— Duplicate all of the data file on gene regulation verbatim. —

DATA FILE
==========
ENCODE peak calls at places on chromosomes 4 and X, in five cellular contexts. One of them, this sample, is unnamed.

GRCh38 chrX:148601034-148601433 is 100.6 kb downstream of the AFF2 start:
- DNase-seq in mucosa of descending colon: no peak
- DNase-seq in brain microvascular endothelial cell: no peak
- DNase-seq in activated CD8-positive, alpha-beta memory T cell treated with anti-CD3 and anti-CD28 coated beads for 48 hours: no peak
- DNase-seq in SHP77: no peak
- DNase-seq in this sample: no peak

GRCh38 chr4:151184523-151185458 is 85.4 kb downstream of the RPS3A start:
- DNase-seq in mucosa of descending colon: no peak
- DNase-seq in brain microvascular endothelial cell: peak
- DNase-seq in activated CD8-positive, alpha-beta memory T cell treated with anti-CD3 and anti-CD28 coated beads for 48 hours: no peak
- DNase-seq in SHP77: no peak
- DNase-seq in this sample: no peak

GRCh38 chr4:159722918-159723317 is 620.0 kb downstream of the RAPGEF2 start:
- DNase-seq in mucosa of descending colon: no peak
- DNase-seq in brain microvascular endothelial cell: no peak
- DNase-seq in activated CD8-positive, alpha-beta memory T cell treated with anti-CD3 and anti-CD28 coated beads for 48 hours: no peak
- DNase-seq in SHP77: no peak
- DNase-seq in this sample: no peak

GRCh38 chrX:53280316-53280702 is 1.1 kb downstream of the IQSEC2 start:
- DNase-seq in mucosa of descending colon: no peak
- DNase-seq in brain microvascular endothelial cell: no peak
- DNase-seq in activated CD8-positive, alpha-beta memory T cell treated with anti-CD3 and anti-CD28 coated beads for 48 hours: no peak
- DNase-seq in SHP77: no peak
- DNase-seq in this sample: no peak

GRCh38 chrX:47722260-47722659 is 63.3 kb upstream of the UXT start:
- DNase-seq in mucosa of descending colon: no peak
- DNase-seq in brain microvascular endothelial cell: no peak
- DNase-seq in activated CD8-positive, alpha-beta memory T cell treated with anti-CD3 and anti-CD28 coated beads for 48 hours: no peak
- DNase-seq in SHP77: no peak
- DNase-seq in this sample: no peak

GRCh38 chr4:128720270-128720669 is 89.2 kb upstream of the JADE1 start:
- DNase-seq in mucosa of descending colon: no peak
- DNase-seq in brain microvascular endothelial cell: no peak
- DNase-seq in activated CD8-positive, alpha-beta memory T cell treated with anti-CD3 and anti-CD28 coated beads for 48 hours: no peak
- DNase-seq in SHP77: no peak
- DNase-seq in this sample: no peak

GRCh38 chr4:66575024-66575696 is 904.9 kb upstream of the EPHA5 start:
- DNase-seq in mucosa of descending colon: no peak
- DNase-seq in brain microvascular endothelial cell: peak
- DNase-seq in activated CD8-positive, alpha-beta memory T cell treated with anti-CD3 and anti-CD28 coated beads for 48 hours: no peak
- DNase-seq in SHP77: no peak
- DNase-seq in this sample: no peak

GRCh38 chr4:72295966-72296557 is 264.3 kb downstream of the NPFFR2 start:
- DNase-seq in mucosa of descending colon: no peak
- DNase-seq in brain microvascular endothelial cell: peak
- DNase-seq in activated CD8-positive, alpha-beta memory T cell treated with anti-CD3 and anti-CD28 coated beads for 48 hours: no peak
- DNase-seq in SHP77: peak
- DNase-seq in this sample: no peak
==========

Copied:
ENCODE peak calls at places on chromosomes 4 and X, in five cellular contexts. One of them, this sample, is unnamed.

GRCh38 chrX:148601034-148601433 is 100.6 kb downstream of the AFF2 start:
- DNase-seq in mucosa of descending colon: no peak
- DNase-seq in brain microvascular endothelial cell: no peak
- DNase-seq in activated CD8-positive, alpha-beta memory T cell treated with anti-CD3 and anti-CD28 coated beads for 48 hours: no peak
- DNase-seq in SHP77: no peak
- DNase-seq in this sample: no peak

GRCh38 chr4:151184523-151185458 is 85.4 kb downstream of the RPS3A start:
- DNase-seq in mucosa of descending colon: no peak
- DNase-seq in brain microvascular endothelial cell: peak
- DNase-seq in activated CD8-positive, alpha-beta memory T cell treated with anti-CD3 and anti-CD28 coated beads for 48 hours: no peak
- DNase-seq in SHP77: no peak
- DNase-seq in this sample: no peak

GRCh38 chr4:159722918-159723317 is 620.0 kb downstream of the RAPGEF2 start:
- DNase-seq in mucosa of descending colon: no peak
- DNase-seq in brain microvascular endothelial cell: no peak
- DNase-seq in activated CD8-positive, alpha-beta memory T cell treated with anti-CD3 and anti-CD28 coated beads for 48 hours: no peak
- DNase-seq in SHP77: no peak
- DNase-seq in this sample: no peak

GRCh38 chrX:53280316-53280702 is 1.1 kb downstream of the IQSEC2 start:
- DNase-seq in mucosa of descending colon: no peak
- DNase-seq in brain microvascular endothelial cell: no peak
- DNase-seq in activated CD8-positive, alpha-beta memory T cell treated with anti-CD3 and anti-CD28 coated beads for 48 hours: no peak
- DNase-seq in SHP77: no peak
- DNase-seq in this sample: no peak

GRCh38 chrX:47722260-47722659 is 63.3 kb upstream of the UXT start:
- DNase-seq in mucosa of descending colon: no peak
- DNase-seq in brain microvascular endothelial cell: no peak
- DNase-seq in activated CD8-positive, alpha-beta memory T cell treated with anti-CD3 and anti-CD28 coated beads for 48 hours: no peak
- DNase-seq in SHP77: no peak
- DNase-seq in this sample: no peak

GRCh38 chr4:128720270-128720669 is 89.2 kb upstream of the JADE1 start:
- DNase-seq in mucosa of descending colon: no peak
- DNase-seq in brain microvascular endothelial cell: no peak
- DNase-seq in activated CD8-positive, alpha-beta memory T cell treated with anti-CD3 and anti-CD28 coated beads for 48 hours: no peak
- DNase-seq in SHP77: no peak
- DNase-seq in this sample: no peak

GRCh38 chr4:66575024-66575696 is 904.9 kb upstream of the EPHA5 start:
- DNase-seq in mucosa of descending colon: no peak
- DNase-seq in brain microvascular endothelial cell: peak
- DNase-seq in activated CD8-positive, alpha-beta memory T cell treated with anti-CD3 and anti-CD28 coated beads for 48 hours: no peak
- DNase-seq in SHP77: no peak
- DNase-seq in this sample: no peak

GRCh38 chr4:72295966-72296557 is 264.3 kb downstream of the NPFFR2 start:
- DNase-seq in mucosa of descending colon: no peak
- DNase-seq in brain microvascular endothelial cell: peak
- DNase-seq in activated CD8-positive, alpha-beta memory T cell treated with anti-CD3 and anti-CD28 coated beads for 48 hours: no peak
- DNase-seq in SHP77: peak
- DNase-seq in this sample: no peak